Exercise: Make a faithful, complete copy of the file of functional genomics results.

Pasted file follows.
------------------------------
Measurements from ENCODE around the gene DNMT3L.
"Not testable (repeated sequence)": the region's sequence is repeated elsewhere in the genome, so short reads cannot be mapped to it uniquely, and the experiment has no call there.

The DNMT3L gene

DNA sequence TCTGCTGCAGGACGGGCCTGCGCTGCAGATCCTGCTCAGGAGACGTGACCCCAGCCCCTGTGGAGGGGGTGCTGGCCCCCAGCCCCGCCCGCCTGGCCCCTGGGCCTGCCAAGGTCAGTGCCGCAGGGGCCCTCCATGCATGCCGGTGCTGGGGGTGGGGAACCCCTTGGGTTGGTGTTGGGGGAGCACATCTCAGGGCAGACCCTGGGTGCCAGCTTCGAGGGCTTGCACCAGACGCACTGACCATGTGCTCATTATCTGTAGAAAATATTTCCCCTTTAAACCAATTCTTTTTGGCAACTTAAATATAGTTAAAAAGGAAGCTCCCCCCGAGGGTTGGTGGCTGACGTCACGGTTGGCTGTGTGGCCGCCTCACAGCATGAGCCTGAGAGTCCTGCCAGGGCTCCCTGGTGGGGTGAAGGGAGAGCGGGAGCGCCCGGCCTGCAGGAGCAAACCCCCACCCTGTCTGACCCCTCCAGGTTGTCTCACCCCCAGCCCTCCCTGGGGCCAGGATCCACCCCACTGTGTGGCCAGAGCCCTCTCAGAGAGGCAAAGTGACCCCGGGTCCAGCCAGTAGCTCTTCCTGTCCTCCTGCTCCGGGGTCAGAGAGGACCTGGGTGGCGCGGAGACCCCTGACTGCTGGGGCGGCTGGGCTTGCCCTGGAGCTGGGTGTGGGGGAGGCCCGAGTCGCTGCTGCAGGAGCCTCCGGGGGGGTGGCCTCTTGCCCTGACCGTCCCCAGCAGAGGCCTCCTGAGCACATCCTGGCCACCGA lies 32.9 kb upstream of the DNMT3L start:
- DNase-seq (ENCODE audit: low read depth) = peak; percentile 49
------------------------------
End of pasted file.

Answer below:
Measurements from ENCODE around the gene DNMT3L.
"Not testable (repeated sequence)": the region's sequence is repeated elsewhere in the genome, so short reads cannot be mapped to it uniquely, and the experiment has no call there.

The DNMT3L gene

DNA sequence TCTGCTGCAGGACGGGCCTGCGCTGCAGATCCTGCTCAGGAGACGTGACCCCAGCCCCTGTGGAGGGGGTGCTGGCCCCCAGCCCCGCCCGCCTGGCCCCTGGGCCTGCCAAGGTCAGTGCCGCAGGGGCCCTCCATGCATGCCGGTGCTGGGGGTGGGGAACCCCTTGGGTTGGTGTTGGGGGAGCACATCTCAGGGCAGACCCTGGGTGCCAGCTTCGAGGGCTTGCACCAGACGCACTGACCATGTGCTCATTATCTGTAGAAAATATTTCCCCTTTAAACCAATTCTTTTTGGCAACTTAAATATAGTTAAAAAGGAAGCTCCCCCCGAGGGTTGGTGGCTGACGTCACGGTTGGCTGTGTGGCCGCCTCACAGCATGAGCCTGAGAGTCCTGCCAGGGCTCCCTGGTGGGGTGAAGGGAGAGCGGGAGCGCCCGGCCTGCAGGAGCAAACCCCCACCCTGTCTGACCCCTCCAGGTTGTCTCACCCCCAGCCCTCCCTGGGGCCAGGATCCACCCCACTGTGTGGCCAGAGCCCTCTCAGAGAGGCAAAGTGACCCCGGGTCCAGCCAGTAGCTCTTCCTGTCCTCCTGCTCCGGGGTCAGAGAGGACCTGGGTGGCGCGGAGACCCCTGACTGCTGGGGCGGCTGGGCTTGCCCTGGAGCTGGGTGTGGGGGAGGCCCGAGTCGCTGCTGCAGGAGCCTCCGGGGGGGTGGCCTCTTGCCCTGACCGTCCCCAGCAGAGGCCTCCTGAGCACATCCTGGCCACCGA lies 32.9 kb upstream of the DNMT3L start:
- DNase-seq (ENCODE audit: low read depth) = peak; percentile 49